Possession and liberation
In Hinduism religious practice is not limited to believing and praying, but can also cause the presence of a god in a human body. In order to create an intermediate connection between the divine power and human kind certain individuals can serve as mediums. Even though, in India a clearly patriarchal order can be witnessed women hold a special position in communication with the gods. Therefore, in postcolonial times girls were given to certain temples to be raised as wives of the deity by undergoing a special education to be able to perform rites. One group was known as the Devadasis who were married to Shiva and tried to set his creative and fertile power free by seducing him into their own bodies. But the female temple dancers were politically fought by the British, and their actions forbidden with the Devadasi Bill in 1947 because they were seen as temple prostitutes. Another group of spiritual women, whose practice still can be seen in some parts of India, are the Matammas. These women are married to female village goddesses and serve as intermediates between them and the village population. They also not only perform rites but claim to be possessed by the goddess from time to time, which allows direct communication with the goddess and her expression of concerns. But not only women married to deities claim to experience the presence of gods in their own bodies. In some cases regular women become mediums and therefore receive high reputation in their society and are then called Matajis. The phenomenon of being possessed by a god as a female individual will be discussed under the aspects what benefits the spiritual possession has for the women, and how this accepted religious act provides power for them as females in a patriarchal society.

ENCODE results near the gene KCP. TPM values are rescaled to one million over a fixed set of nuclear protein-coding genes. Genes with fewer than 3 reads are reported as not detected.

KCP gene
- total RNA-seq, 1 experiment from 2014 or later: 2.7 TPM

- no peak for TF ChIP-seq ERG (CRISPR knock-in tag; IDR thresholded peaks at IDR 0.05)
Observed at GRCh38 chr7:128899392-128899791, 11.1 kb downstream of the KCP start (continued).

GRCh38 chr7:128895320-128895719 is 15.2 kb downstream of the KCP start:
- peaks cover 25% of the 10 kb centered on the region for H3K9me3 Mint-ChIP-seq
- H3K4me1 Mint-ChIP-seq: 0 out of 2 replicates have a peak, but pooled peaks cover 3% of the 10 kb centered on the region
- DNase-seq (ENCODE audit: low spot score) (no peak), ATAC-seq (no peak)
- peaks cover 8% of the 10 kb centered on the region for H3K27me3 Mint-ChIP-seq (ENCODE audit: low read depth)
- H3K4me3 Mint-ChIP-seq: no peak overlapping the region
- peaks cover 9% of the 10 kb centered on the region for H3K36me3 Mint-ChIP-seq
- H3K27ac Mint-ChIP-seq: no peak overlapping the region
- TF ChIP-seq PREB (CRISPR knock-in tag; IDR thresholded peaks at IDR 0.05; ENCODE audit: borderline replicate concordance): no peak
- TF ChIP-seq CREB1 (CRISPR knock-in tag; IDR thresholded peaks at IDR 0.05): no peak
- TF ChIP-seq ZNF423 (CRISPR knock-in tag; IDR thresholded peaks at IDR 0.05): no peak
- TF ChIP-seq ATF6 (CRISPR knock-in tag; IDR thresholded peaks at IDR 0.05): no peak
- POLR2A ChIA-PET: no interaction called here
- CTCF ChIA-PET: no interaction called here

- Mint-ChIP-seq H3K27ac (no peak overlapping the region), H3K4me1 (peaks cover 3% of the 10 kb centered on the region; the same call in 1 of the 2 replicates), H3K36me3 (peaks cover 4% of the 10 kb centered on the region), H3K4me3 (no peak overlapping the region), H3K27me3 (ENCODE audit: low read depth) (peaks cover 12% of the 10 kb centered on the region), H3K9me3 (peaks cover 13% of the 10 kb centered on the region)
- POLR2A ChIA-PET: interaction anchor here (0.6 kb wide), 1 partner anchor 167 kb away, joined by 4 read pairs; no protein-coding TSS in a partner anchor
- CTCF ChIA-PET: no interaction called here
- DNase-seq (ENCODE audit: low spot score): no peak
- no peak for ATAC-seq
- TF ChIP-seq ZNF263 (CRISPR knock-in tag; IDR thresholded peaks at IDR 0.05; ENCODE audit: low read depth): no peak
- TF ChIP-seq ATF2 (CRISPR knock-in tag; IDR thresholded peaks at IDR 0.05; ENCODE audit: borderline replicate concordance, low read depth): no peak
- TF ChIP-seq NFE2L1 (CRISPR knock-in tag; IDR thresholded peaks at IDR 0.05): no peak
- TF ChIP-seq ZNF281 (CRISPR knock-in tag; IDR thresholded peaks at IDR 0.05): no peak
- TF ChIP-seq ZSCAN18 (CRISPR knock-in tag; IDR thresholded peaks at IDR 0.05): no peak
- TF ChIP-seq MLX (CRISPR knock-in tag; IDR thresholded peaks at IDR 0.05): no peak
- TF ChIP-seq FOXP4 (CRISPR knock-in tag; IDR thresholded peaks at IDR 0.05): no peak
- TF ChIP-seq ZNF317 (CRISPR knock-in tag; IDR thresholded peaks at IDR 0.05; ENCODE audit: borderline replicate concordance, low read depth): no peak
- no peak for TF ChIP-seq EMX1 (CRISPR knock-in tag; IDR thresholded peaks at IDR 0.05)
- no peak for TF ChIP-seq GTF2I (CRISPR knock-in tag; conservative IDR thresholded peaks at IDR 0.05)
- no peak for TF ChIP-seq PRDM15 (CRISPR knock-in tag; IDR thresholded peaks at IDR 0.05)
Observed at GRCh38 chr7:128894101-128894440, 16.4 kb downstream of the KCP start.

The religious institution of Matammas, often females from lower casts, allows women a standing in society as females married to a village goddess, but not to a human man. Expected to perform rites, help people with spiritual problems, and serve as mediums they are actually standing outside of the society and have no traditional gender role obligations. They even can have children and move freely to wherever the goddess takes them. Serving as a medium frees them from all classical female obligations and exculpation of their actions since they only need to please the goddess they are married to and follow her word only. As a transmitter Matammas are allowed to go wherever the deity takes them and talk to who ever needs spiritual help. As wandering women, they provide a chance of communication for other women and provide spiritual strength in their advice. They are protected by the religion and function as its living profess, which ensures their liberation from human obligations as marriage or devotion to men.
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- Kati Neubauer (Author), 2008, Possession and liberation, Munich, GRIN Verlag, https://www.grin.com/document/133375